White House Comes Down Hard on Netanyahu

White House press secretary Josh Earnest at the daily press briefing, Monday.  (AP Photo/Evan Vucci)
White House press secretary Josh Earnest at the daily press briefing, Monday. (AP Photo/Evan Vucci)

The White House on Monday stood firmly behind its criticism of Israeli construction in Yehudah and Shomron and pushed back against Israeli Prime Minister Binyamin Netanyahu’s comment that the U.S. rebuke goes “against American values.”

White House spokesman Josh Earnest pointedly noted the U.S. has long supported Israel, defended it in international disputes and financed its defense, including the Iron Dome system to protect Israelis from Hamas rockets.

“It did seem odd for him to try to defend the actions of his government by saying that our response did not reflect American values,” Earnest said.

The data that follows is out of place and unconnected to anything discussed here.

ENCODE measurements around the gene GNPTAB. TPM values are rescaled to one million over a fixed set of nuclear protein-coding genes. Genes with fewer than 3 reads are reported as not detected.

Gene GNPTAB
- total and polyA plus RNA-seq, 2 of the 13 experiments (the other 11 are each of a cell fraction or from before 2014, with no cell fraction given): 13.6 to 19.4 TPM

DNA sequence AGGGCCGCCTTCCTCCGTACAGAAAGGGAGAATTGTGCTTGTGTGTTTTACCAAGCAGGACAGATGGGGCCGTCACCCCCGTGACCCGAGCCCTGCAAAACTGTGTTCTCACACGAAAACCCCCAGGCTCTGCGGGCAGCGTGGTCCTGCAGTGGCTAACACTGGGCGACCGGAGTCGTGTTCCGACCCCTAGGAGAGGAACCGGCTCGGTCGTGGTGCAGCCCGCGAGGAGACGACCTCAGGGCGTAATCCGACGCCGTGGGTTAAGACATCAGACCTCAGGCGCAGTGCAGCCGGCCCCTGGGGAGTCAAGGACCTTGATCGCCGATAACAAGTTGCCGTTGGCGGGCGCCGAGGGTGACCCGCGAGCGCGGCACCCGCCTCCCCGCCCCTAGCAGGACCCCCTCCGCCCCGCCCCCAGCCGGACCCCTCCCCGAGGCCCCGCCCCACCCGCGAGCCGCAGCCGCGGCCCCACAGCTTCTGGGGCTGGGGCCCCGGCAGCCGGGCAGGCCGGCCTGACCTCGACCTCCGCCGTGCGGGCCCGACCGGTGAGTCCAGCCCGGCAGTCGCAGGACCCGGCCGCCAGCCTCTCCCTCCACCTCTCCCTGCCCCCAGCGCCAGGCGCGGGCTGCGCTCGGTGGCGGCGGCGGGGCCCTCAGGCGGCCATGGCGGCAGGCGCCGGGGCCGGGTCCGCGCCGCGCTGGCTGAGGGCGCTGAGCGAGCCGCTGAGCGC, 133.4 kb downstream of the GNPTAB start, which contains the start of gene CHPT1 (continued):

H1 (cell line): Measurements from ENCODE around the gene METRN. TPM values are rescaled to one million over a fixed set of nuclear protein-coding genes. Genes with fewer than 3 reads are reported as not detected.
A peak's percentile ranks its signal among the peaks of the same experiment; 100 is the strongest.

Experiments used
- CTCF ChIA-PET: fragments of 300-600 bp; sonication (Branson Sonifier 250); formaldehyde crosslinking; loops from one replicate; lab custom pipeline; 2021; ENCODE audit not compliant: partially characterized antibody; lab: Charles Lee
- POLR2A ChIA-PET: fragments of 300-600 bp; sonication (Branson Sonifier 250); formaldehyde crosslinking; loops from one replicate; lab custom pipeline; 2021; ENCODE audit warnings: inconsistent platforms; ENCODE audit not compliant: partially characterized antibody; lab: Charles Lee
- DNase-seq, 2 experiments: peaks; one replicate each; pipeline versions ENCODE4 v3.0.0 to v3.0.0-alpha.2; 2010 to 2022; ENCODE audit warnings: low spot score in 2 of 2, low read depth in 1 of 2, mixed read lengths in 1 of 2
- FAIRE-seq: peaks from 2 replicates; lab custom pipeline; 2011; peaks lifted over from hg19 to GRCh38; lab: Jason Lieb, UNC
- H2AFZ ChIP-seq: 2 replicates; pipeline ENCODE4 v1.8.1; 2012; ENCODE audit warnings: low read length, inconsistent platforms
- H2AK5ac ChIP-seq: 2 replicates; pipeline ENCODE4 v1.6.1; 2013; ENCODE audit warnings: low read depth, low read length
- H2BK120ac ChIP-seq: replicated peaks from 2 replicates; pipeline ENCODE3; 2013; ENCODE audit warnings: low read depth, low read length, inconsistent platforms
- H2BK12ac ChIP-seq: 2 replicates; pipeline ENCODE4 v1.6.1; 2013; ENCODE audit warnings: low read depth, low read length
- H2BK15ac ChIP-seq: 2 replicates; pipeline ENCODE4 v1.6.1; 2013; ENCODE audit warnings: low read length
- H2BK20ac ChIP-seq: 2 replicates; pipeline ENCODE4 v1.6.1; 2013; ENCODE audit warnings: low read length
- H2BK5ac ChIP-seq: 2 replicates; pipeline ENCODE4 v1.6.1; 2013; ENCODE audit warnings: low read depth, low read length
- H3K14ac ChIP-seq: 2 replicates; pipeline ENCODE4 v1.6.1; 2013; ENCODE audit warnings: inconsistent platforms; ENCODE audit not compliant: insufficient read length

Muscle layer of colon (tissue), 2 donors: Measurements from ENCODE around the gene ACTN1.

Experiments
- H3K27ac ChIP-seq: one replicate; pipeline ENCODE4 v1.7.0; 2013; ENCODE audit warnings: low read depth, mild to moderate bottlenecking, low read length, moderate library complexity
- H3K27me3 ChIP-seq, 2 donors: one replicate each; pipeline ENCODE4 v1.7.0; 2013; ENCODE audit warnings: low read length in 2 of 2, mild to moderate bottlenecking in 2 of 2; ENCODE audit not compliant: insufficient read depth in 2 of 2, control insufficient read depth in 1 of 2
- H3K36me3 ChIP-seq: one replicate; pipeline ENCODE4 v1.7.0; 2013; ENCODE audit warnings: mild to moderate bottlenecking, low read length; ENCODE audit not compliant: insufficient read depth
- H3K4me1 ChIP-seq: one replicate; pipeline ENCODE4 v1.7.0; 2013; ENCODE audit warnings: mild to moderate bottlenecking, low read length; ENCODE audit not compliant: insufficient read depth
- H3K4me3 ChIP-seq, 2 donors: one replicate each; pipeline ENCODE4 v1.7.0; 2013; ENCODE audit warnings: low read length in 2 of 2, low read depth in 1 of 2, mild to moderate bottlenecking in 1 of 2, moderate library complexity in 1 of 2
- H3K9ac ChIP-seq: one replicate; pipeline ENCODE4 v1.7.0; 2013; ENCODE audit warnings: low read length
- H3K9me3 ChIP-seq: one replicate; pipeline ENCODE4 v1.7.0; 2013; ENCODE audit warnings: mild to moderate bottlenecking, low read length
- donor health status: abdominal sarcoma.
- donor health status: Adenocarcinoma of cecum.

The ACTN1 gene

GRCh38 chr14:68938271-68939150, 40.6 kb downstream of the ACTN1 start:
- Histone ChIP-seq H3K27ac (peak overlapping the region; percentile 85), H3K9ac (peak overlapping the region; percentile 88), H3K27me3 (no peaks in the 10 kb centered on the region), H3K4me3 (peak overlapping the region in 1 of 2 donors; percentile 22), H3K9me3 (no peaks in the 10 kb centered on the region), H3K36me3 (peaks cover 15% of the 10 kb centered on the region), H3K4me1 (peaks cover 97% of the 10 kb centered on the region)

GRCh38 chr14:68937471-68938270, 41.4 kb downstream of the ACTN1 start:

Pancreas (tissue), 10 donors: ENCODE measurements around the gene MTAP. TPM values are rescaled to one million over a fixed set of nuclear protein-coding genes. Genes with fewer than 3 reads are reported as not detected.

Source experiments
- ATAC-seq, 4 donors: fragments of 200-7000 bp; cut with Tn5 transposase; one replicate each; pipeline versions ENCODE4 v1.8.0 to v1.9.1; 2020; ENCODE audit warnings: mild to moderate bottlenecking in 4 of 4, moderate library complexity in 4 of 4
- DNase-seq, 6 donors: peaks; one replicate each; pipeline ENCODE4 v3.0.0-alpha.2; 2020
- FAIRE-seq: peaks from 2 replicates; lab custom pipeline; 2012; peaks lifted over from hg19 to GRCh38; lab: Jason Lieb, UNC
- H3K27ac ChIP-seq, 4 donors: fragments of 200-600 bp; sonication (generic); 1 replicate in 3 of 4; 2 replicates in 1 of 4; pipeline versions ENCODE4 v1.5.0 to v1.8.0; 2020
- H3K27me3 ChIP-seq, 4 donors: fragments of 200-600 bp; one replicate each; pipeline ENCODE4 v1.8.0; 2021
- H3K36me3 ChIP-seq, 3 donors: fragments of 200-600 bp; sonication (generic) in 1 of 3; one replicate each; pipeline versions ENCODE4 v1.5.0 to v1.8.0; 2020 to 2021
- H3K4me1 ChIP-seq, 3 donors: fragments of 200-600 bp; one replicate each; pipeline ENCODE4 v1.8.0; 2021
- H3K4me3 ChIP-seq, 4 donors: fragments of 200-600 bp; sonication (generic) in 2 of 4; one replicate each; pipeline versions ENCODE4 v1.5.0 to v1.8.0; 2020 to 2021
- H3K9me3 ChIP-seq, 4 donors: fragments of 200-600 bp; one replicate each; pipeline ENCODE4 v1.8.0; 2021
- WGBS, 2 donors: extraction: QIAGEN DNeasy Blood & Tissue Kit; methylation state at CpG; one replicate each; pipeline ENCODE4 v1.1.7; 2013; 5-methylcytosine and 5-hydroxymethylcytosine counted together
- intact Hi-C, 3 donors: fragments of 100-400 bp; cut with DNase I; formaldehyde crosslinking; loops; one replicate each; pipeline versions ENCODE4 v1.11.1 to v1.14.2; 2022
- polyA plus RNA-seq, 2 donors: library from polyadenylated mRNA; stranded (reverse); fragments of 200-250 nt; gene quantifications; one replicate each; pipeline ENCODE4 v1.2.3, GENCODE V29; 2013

“The fact is, when it comes to American values, it’s American values that lend this country’s unwavering support to Israel. It’s American values that have led us to fight for and secure funding to strengthen Israel’s security in tangible ways,” he added.

The issue centers on last week’s final go-ahead for construction of a new housing development in the neighborhood of Shiloach in east Yerushalayim. Netanyahu defended the decision on the basis that just as in America, private citizens are legally free to purchase housing without facing discrimination, so should they be in Israel. He also noted that the project in question was designed about equally for the Arab public, not only Jewish Israelis.

“It’s against the American values. And it doesn’t bode well for peace,” Netanyahu said. “The idea that we’d have this ethnic purification as a condition for peace, I think it’s anti-peace.”

Earnest said Monday that it has been longstanding U.S. policy to oppose any unilateral action that attempts to prejudge the status of Yerushalayim. “These can only be legitimately determined through direct negotiations between the parties that this president has worked hard to try to facilitate,” Earnest said.

Earnest warned last week that the project would distance Israel from “even its closest allies” and raise questions about its commitment to seeking peace with Palestinians.

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